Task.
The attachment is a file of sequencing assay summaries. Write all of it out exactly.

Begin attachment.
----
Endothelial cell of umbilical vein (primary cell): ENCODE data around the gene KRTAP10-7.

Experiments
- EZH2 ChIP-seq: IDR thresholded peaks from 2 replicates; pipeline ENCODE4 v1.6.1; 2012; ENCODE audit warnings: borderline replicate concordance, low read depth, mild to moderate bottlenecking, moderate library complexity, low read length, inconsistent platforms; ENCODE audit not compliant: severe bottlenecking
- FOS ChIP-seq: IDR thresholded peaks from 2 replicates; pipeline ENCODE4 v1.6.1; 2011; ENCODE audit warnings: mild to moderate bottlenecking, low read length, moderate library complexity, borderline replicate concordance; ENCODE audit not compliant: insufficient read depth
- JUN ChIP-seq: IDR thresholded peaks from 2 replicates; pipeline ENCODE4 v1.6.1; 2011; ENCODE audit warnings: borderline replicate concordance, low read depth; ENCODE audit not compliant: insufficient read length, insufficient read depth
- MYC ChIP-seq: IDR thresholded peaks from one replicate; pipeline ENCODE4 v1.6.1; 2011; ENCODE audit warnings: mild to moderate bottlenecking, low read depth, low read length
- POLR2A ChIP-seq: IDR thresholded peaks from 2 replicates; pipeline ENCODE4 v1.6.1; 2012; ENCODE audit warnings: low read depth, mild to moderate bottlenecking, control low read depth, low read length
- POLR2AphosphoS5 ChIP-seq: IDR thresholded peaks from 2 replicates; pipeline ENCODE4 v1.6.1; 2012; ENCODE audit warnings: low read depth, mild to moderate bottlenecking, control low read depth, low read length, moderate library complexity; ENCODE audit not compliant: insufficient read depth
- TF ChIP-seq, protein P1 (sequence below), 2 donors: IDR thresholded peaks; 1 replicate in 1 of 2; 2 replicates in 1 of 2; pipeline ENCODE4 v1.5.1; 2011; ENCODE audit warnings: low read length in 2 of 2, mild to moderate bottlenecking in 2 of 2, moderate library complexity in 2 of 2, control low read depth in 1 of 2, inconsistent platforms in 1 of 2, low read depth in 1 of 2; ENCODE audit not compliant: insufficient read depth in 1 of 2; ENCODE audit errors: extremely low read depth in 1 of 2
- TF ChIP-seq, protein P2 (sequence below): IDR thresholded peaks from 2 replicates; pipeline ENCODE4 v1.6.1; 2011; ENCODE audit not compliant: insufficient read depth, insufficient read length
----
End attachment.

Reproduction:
Endothelial cell of umbilical vein (primary cell): ENCODE data around the gene KRTAP10-7.

Experiments
- EZH2 ChIP-seq: IDR thresholded peaks from 2 replicates; pipeline ENCODE4 v1.6.1; 2012; ENCODE audit warnings: borderline replicate concordance, low read depth, mild to moderate bottlenecking, moderate library complexity, low read length, inconsistent platforms; ENCODE audit not compliant: severe bottlenecking
- FOS ChIP-seq: IDR thresholded peaks from 2 replicates; pipeline ENCODE4 v1.6.1; 2011; ENCODE audit warnings: mild to moderate bottlenecking, low read length, moderate library complexity, borderline replicate concordance; ENCODE audit not compliant: insufficient read depth
- JUN ChIP-seq: IDR thresholded peaks from 2 replicates; pipeline ENCODE4 v1.6.1; 2011; ENCODE audit warnings: borderline replicate concordance, low read depth; ENCODE audit not compliant: insufficient read length, insufficient read depth
- MYC ChIP-seq: IDR thresholded peaks from one replicate; pipeline ENCODE4 v1.6.1; 2011; ENCODE audit warnings: mild to moderate bottlenecking, low read depth, low read length
- POLR2A ChIP-seq: IDR thresholded peaks from 2 replicates; pipeline ENCODE4 v1.6.1; 2012; ENCODE audit warnings: low read depth, mild to moderate bottlenecking, control low read depth, low read length
- POLR2AphosphoS5 ChIP-seq: IDR thresholded peaks from 2 replicates; pipeline ENCODE4 v1.6.1; 2012; ENCODE audit warnings: low read depth, mild to moderate bottlenecking, control low read depth, low read length, moderate library complexity; ENCODE audit not compliant: insufficient read depth
- TF ChIP-seq, protein P1 (sequence below), 2 donors: IDR thresholded peaks; 1 replicate in 1 of 2; 2 replicates in 1 of 2; pipeline ENCODE4 v1.5.1; 2011; ENCODE audit warnings: low read length in 2 of 2, mild to moderate bottlenecking in 2 of 2, moderate library complexity in 2 of 2, control low read depth in 1 of 2, inconsistent platforms in 1 of 2, low read depth in 1 of 2; ENCODE audit not compliant: insufficient read depth in 1 of 2; ENCODE audit errors: extremely low read depth in 1 of 2
- TF ChIP-seq, protein P2 (sequence below): IDR thresholded peaks from 2 replicates; pipeline ENCODE4 v1.6.1; 2011; ENCODE audit not compliant: insufficient read depth, insufficient read length